Answered By: Snazzer ( 84)

Several tips:

  1. Put inserts/updates in a transaction
  2. Consider a less paranoid journal mode (pragma journal_mode). There is NORMAL, and then there OFF which can significantly increase insert speed if you're not too worried about the database possibly getting corrupted if the OS crashes. If your application crashes the data should be fine.
  3. Playing with page sizes makes a difference as well (PRAGMA page_size). Having larger page sizes can make reads and writes go a bit faster as larger pages are held in memory. Note that more memory will be used for your database.
  4. If you have indices, consider calling CREATE INDEX after doing all your inserts. This is significantly faster than creating the index and then doing your inserts.
  5. You have to be quite careful if you have concurrent access to SQLite, as the whole database is locked when writes are done, and although multiple readers are possible, writes will be locked out.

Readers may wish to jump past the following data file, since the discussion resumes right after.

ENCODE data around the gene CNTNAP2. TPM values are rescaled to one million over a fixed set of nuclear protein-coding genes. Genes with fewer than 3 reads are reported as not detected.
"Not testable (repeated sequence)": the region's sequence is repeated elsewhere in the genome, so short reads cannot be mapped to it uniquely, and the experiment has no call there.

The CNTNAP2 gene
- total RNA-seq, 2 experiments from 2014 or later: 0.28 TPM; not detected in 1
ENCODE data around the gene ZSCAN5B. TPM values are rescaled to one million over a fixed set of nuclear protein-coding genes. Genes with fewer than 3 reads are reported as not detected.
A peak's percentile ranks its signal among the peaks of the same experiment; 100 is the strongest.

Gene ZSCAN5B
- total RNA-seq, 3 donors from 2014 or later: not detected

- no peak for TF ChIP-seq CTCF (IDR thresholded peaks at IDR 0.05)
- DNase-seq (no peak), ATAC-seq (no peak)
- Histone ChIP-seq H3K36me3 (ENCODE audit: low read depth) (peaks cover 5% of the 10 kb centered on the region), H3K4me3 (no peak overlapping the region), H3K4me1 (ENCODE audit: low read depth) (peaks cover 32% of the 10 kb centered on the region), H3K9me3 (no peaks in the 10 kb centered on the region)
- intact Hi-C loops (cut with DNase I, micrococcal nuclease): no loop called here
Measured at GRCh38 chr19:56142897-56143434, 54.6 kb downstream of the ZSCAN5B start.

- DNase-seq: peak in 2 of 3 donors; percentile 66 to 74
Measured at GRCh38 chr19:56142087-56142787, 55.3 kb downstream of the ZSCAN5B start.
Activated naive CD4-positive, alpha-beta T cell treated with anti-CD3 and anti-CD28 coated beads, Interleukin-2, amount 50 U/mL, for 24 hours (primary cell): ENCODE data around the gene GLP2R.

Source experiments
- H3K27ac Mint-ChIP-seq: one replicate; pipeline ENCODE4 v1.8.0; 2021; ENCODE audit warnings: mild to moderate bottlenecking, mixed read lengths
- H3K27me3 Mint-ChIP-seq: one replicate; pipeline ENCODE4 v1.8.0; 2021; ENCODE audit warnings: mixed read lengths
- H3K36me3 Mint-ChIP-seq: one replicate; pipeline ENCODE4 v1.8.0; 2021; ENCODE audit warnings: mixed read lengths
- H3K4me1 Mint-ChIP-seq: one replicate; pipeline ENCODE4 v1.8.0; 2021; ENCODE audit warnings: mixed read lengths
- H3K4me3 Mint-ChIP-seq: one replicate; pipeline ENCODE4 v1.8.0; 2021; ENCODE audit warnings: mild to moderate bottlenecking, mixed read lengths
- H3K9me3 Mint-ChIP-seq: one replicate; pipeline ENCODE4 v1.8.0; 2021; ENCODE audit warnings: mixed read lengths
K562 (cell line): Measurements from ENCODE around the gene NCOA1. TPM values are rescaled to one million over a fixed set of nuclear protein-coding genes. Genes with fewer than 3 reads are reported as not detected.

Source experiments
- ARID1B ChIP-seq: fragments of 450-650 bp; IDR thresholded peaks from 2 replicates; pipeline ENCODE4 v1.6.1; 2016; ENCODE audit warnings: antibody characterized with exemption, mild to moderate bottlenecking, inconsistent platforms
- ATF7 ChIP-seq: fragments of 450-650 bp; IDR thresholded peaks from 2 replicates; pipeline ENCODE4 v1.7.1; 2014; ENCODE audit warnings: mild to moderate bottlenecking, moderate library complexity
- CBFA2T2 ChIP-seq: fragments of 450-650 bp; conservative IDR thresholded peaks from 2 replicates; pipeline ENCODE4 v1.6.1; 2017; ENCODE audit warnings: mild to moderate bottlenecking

6. Take advantage of saving space...smaller databases go faster. For instance, if you have key value pairs, try making the key an INTEGER PRIMARY KEY if possible, which will replace the implied unique row number column in the table.
  7. If you are using multiple threads, you can try using the shared page cache, which will allow loaded pages to be shared between threads, which can avoid expensive I/O calls.

I've also asked similar questions here and here.


SQLite is a single-file based database and MySQL is a normal database. That's great, but I'm not sure which is faster where or better for what...what are the pros and cons of each option?

Answered By: Justin Standard ( 219)